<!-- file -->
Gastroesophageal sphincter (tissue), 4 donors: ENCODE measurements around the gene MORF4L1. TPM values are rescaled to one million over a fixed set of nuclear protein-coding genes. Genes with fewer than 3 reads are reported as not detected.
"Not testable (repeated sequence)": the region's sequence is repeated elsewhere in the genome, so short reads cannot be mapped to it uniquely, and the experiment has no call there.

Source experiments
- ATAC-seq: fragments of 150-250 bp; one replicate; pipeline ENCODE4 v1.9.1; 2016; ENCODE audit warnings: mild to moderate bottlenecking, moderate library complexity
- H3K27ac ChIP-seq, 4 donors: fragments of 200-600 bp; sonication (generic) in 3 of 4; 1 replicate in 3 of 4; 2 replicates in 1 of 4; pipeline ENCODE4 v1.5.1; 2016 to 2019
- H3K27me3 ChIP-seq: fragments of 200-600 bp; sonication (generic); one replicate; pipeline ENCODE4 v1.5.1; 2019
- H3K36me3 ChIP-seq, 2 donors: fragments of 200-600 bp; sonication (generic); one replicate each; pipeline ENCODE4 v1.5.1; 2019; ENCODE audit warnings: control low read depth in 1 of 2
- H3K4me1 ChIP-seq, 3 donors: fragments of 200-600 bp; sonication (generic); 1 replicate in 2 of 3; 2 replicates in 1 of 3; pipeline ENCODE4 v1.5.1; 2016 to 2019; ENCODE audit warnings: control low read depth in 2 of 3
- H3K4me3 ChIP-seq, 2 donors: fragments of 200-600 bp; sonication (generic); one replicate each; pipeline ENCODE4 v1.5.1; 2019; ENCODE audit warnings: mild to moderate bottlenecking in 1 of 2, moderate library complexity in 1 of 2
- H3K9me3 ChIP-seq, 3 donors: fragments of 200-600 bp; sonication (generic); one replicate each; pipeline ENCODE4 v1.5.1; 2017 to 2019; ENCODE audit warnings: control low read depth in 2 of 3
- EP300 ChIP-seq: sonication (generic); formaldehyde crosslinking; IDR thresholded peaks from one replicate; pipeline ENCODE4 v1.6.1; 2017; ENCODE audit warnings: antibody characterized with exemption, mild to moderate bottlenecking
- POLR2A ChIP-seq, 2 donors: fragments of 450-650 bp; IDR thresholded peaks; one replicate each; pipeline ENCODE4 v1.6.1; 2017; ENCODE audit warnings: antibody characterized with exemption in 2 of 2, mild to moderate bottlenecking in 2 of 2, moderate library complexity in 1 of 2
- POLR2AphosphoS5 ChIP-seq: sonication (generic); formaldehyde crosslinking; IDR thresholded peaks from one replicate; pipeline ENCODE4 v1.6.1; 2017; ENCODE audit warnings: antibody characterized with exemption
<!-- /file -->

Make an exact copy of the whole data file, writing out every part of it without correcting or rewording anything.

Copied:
Gastroesophageal sphincter (tissue), 4 donors: ENCODE measurements around the gene MORF4L1. TPM values are rescaled to one million over a fixed set of nuclear protein-coding genes. Genes with fewer than 3 reads are reported as not detected.
"Not testable (repeated sequence)": the region's sequence is repeated elsewhere in the genome, so short reads cannot be mapped to it uniquely, and the experiment has no call there.

Source experiments
- ATAC-seq: fragments of 150-250 bp; one replicate; pipeline ENCODE4 v1.9.1; 2016; ENCODE audit warnings: mild to moderate bottlenecking, moderate library complexity
- H3K27ac ChIP-seq, 4 donors: fragments of 200-600 bp; sonication (generic) in 3 of 4; 1 replicate in 3 of 4; 2 replicates in 1 of 4; pipeline ENCODE4 v1.5.1; 2016 to 2019
- H3K27me3 ChIP-seq: fragments of 200-600 bp; sonication (generic); one replicate; pipeline ENCODE4 v1.5.1; 2019
- H3K36me3 ChIP-seq, 2 donors: fragments of 200-600 bp; sonication (generic); one replicate each; pipeline ENCODE4 v1.5.1; 2019; ENCODE audit warnings: control low read depth in 1 of 2
- H3K4me1 ChIP-seq, 3 donors: fragments of 200-600 bp; sonication (generic); 1 replicate in 2 of 3; 2 replicates in 1 of 3; pipeline ENCODE4 v1.5.1; 2016 to 2019; ENCODE audit warnings: control low read depth in 2 of 3
- H3K4me3 ChIP-seq, 2 donors: fragments of 200-600 bp; sonication (generic); one replicate each; pipeline ENCODE4 v1.5.1; 2019; ENCODE audit warnings: mild to moderate bottlenecking in 1 of 2, moderate library complexity in 1 of 2
- H3K9me3 ChIP-seq, 3 donors: fragments of 200-600 bp; sonication (generic); one replicate each; pipeline ENCODE4 v1.5.1; 2017 to 2019; ENCODE audit warnings: control low read depth in 2 of 3
- EP300 ChIP-seq: sonication (generic); formaldehyde crosslinking; IDR thresholded peaks from one replicate; pipeline ENCODE4 v1.6.1; 2017; ENCODE audit warnings: antibody characterized with exemption, mild to moderate bottlenecking
- POLR2A ChIP-seq, 2 donors: fragments of 450-650 bp; IDR thresholded peaks; one replicate each; pipeline ENCODE4 v1.6.1; 2017; ENCODE audit warnings: antibody characterized with exemption in 2 of 2, mild to moderate bottlenecking in 2 of 2, moderate library complexity in 1 of 2
- POLR2AphosphoS5 ChIP-seq: sonication (generic); formaldehyde crosslinking; IDR thresholded peaks from one replicate; pipeline ENCODE4 v1.6.1; 2017; ENCODE audit warnings: antibody characterized with exemption